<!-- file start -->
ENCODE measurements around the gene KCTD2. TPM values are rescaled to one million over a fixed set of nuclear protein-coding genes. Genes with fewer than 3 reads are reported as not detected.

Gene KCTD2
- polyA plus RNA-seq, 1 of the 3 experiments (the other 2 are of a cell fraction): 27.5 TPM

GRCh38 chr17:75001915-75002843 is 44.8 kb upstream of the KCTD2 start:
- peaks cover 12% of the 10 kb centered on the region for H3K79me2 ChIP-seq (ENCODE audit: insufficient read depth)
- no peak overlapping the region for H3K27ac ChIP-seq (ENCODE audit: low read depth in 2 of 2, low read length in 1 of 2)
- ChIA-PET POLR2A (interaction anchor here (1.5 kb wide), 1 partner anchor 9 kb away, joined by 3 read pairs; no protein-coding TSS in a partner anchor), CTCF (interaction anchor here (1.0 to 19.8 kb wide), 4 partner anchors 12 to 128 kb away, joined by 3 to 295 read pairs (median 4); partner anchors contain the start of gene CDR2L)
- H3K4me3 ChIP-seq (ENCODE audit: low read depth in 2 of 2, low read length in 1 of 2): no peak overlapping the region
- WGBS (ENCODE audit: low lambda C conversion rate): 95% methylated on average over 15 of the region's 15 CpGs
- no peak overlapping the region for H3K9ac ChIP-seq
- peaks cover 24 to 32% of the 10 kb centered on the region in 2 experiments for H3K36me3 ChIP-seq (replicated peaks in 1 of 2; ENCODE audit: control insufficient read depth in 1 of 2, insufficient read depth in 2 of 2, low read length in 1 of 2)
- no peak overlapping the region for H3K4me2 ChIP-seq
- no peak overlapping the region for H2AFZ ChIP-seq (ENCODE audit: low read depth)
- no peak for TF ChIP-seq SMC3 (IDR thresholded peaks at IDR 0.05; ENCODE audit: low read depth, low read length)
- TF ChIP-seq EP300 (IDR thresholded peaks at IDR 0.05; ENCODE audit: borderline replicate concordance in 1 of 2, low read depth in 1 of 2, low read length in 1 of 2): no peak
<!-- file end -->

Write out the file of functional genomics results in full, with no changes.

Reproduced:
ENCODE measurements around the gene KCTD2. TPM values are rescaled to one million over a fixed set of nuclear protein-coding genes. Genes with fewer than 3 reads are reported as not detected.

Gene KCTD2
- polyA plus RNA-seq, 1 of the 3 experiments (the other 2 are of a cell fraction): 27.5 TPM

GRCh38 chr17:75001915-75002843 is 44.8 kb upstream of the KCTD2 start:
- peaks cover 12% of the 10 kb centered on the region for H3K79me2 ChIP-seq (ENCODE audit: insufficient read depth)
- no peak overlapping the region for H3K27ac ChIP-seq (ENCODE audit: low read depth in 2 of 2, low read length in 1 of 2)
- ChIA-PET POLR2A (interaction anchor here (1.5 kb wide), 1 partner anchor 9 kb away, joined by 3 read pairs; no protein-coding TSS in a partner anchor), CTCF (interaction anchor here (1.0 to 19.8 kb wide), 4 partner anchors 12 to 128 kb away, joined by 3 to 295 read pairs (median 4); partner anchors contain the start of gene CDR2L)
- H3K4me3 ChIP-seq (ENCODE audit: low read depth in 2 of 2, low read length in 1 of 2): no peak overlapping the region
- WGBS (ENCODE audit: low lambda C conversion rate): 95% methylated on average over 15 of the region's 15 CpGs
- no peak overlapping the region for H3K9ac ChIP-seq
- peaks cover 24 to 32% of the 10 kb centered on the region in 2 experiments for H3K36me3 ChIP-seq (replicated peaks in 1 of 2; ENCODE audit: control insufficient read depth in 1 of 2, insufficient read depth in 2 of 2, low read length in 1 of 2)
- no peak overlapping the region for H3K4me2 ChIP-seq
- no peak overlapping the region for H2AFZ ChIP-seq (ENCODE audit: low read depth)
- no peak for TF ChIP-seq SMC3 (IDR thresholded peaks at IDR 0.05; ENCODE audit: low read depth, low read length)
- TF ChIP-seq EP300 (IDR thresholded peaks at IDR 0.05; ENCODE audit: borderline replicate concordance in 1 of 2, low read depth in 1 of 2, low read length in 1 of 2): no peak